First-quarter 2019 results included negative PSC effects, the gas plant downtime that Todd mentioned earlier as well as power outages. We continue to benefit from premium Brent based pricing and realizations in the first quarter of 2019. Oil differentials were robust, registering 99% of Brent before the effective of hedges. Our hedge program, which underpins our capital program by sporting cash flow in the face of bulk of commodity prices, enhanced our realized pricing by a $1.98 per barrel for an average realized price of $65.28 per barrel.

NGL realizations were stronger than expected and came in at 67% of Brent, continuing to reflect compelling local markets. Natural gas realizations were at 106% of NYMEX to the seasonality trends magnified by limited third party storage within California. Production cost for the first quarter of 2019 were $233 million or $19.46 per Boe, within our stated guidance range. Despite higher energy prices, our focus on our controllable cost kept per barrel cost relatively flat versus the prior-year period.

Excluding PSC effects, our first-quarter production costs would have been $8.01 per Boe. General and administrative costs were $6.93 per Boe, in line with our guidance range. The majority of the increase over the previous quarter corresponded to a 51% increase in CRC stock price during the first quarter which drove higher cash-settled, equity-based incentive compensation costs at all levels of the organization. As we've previously discussed, changes in our stock price introduced volatility in our income statement, because a portion of our stock-based rewards are cash-settled, and our mark-to-market every quarter.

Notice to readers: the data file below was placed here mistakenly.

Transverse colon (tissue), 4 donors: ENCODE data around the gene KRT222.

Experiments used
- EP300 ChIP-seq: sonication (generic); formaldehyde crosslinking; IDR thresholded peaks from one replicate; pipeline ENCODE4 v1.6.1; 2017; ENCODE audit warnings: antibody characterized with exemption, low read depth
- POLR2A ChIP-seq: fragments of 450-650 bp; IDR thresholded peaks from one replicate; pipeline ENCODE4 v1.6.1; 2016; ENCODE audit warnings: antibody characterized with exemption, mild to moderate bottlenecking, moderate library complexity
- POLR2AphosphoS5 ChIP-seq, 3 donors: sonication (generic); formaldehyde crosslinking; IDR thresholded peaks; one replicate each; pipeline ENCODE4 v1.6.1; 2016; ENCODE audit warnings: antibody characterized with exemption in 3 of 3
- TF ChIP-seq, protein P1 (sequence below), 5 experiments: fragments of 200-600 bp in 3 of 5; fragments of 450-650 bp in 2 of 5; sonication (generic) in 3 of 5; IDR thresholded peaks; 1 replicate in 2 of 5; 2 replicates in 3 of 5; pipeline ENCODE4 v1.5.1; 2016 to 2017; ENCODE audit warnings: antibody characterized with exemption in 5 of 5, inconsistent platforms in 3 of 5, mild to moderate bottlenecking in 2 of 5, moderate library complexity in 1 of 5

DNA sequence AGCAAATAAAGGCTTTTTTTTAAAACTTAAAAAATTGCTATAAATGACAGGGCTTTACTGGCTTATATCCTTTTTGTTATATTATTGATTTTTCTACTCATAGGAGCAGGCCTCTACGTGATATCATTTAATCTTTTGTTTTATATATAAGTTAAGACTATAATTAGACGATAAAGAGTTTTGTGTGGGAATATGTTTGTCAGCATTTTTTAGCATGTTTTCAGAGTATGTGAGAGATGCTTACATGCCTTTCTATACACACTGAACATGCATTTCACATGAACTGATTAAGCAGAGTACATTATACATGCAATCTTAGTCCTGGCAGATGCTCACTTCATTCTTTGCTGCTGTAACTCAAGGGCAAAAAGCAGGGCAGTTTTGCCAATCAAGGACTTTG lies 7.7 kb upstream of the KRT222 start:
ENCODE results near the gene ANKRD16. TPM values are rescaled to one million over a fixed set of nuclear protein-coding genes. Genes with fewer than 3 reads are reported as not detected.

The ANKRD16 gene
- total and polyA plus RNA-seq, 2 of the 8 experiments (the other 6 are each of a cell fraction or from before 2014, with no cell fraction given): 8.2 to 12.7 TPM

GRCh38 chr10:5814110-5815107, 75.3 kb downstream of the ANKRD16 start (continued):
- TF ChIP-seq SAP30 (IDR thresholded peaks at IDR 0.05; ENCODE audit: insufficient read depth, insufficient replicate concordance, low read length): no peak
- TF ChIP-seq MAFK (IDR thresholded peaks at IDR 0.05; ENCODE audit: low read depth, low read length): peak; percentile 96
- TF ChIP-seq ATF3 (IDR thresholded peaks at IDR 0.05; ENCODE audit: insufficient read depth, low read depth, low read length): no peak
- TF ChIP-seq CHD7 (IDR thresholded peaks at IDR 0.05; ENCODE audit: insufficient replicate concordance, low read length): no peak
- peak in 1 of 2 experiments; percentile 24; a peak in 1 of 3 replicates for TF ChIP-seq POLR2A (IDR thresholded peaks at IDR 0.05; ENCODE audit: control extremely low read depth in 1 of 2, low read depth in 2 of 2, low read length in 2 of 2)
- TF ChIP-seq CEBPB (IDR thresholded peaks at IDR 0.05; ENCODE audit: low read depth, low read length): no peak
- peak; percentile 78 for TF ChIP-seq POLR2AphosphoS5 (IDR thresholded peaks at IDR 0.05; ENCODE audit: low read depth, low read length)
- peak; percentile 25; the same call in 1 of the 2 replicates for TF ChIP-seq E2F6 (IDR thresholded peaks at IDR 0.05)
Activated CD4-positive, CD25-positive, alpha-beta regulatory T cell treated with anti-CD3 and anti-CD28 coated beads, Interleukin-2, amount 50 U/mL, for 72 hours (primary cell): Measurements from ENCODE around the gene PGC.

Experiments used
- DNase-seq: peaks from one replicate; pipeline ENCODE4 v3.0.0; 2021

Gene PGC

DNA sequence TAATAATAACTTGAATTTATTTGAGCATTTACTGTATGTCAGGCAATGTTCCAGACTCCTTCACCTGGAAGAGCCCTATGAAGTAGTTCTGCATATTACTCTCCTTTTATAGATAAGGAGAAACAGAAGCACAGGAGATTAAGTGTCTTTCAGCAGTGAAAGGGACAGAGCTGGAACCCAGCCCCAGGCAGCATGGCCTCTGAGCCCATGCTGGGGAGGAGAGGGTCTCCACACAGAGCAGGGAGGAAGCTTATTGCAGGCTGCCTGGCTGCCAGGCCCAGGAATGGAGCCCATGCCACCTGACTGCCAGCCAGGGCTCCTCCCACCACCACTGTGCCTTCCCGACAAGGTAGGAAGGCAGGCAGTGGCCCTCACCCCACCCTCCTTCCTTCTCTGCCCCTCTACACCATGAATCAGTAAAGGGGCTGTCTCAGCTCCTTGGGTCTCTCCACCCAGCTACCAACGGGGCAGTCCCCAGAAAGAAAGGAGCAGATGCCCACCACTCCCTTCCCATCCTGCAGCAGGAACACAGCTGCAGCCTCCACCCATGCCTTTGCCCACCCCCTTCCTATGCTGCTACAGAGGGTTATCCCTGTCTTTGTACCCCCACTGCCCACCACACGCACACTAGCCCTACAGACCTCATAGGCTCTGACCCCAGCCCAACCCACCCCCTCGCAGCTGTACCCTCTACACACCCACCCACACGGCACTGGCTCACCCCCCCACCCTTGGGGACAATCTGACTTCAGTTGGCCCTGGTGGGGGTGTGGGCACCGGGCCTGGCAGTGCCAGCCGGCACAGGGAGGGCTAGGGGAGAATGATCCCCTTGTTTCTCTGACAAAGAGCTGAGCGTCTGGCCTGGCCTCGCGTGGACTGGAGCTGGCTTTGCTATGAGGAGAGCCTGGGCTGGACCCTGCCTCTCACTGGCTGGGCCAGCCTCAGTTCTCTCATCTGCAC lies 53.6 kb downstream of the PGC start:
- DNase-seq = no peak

Taxes other than on income, which are largely comprised of ad valorem taxes based on the value of the resource of the ground are paid and paid to the counties, plus our GHG cost came in as expected. For the first quarter of 2019, we reported a net loss of $67 million attributable to our common stock or $1.38 per diluted share. Adjusting for unusual and infrequent items and other non-cash items, such as non-cash derivative gains and losses that are generally excluded from core earnings by investment analysts, our net income would have been $31 million or $0.63 per diluted share. Adjusted EBITDAX for the first quarter of 2019 was $301 million, up 20% from the same quarter last year, reflecting a stable adjusted EBITDAX margin of 38%.